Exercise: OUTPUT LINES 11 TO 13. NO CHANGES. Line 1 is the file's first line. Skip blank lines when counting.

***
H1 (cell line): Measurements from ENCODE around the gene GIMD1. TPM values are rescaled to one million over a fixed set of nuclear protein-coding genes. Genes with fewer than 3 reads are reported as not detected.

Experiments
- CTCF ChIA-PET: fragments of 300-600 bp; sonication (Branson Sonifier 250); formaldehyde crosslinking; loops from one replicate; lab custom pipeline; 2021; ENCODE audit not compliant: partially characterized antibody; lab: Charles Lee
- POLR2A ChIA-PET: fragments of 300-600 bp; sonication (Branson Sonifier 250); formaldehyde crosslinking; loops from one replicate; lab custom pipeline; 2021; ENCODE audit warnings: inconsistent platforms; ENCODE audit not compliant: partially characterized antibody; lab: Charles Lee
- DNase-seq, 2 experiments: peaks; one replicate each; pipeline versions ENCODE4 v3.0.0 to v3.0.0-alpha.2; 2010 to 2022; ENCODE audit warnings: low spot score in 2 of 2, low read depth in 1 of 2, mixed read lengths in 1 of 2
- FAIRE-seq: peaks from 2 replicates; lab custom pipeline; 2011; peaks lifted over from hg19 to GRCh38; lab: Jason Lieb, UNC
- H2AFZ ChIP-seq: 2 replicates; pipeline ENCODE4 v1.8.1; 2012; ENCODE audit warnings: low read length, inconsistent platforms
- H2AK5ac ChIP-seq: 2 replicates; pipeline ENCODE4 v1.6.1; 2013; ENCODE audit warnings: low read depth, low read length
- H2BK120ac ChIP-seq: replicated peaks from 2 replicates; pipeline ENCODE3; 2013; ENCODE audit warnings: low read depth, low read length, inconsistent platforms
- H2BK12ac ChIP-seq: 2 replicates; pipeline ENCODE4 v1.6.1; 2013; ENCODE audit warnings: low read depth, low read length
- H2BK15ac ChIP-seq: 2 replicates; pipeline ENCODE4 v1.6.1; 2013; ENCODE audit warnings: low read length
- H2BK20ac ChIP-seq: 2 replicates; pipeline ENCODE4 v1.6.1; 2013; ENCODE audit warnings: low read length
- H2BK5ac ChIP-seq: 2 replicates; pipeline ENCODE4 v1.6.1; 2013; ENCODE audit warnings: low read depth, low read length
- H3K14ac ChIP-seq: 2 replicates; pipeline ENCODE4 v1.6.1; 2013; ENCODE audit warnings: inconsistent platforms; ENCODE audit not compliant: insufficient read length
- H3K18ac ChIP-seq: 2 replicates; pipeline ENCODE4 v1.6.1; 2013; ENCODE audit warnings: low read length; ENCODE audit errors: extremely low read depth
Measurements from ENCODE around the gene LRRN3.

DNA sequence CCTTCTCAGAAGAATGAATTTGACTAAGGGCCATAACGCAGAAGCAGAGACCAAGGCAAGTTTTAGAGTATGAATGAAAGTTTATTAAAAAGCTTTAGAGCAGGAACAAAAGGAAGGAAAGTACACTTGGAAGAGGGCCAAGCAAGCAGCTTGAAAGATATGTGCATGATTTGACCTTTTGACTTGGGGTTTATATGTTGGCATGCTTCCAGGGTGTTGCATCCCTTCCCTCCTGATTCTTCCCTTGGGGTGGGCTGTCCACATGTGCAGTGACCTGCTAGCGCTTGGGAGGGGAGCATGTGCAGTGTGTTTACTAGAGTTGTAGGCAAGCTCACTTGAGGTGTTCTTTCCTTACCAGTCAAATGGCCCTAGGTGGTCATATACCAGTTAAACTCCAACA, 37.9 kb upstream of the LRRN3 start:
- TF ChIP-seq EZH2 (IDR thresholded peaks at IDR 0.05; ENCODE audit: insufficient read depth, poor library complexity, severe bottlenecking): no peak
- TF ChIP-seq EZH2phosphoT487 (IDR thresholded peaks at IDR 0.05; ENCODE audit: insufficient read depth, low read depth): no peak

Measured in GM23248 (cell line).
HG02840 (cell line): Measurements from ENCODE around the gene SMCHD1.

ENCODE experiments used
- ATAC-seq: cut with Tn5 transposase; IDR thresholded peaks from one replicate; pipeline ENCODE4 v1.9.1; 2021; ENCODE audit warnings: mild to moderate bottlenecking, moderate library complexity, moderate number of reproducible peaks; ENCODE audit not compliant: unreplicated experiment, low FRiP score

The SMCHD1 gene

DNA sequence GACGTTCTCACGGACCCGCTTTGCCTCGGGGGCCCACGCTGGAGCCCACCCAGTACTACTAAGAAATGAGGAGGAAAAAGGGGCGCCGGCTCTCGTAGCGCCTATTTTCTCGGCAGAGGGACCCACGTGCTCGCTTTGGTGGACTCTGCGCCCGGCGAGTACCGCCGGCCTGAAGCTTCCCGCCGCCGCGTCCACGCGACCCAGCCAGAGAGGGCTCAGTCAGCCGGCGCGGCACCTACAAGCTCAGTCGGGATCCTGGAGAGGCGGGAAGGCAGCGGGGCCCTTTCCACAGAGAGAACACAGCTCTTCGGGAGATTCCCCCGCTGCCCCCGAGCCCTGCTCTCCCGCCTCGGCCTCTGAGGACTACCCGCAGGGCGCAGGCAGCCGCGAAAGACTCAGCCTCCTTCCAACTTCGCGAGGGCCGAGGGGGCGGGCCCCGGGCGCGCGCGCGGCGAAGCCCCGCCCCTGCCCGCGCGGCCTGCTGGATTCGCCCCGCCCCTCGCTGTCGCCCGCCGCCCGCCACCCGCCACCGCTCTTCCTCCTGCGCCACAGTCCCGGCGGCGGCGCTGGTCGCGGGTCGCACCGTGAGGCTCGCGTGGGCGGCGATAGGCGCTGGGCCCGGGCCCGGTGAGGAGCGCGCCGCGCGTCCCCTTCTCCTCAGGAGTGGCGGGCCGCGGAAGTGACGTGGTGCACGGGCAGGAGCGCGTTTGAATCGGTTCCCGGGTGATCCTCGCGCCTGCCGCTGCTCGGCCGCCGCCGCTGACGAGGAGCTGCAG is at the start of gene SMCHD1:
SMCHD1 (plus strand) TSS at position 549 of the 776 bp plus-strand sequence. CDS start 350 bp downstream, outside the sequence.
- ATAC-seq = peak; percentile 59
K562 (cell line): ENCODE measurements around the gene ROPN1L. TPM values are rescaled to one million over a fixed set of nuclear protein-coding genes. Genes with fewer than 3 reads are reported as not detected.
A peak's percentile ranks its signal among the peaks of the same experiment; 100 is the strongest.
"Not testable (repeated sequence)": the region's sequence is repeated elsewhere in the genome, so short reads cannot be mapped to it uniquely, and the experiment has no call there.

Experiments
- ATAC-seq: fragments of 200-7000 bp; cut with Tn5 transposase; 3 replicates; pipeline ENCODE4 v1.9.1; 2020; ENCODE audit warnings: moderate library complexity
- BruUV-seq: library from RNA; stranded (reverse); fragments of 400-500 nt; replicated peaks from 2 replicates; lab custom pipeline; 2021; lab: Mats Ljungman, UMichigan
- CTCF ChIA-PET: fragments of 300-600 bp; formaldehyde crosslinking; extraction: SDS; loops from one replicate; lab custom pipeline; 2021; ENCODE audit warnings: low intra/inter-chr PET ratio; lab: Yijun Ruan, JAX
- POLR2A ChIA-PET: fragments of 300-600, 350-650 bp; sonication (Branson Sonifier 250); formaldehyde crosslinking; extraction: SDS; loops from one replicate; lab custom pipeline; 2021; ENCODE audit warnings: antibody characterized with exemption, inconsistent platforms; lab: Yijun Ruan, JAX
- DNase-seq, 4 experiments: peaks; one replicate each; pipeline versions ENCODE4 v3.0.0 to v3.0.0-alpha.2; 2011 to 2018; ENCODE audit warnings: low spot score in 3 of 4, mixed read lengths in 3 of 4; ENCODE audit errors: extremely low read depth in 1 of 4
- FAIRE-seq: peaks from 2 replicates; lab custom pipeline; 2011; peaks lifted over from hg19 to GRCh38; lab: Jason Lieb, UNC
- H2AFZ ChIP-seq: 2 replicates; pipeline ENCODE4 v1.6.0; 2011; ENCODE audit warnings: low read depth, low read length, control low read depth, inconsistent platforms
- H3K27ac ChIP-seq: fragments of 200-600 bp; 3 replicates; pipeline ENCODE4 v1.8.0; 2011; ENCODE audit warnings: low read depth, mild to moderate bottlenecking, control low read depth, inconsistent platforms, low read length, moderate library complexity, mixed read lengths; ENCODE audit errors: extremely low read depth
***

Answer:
- H2BK15ac ChIP-seq: 2 replicates; pipeline ENCODE4 v1.6.1; 2013; ENCODE audit warnings: low read length
- H2BK20ac ChIP-seq: 2 replicates; pipeline ENCODE4 v1.6.1; 2013; ENCODE audit warnings: low read length
- H2BK5ac ChIP-seq: 2 replicates; pipeline ENCODE4 v1.6.1; 2013; ENCODE audit warnings: low read depth, low read length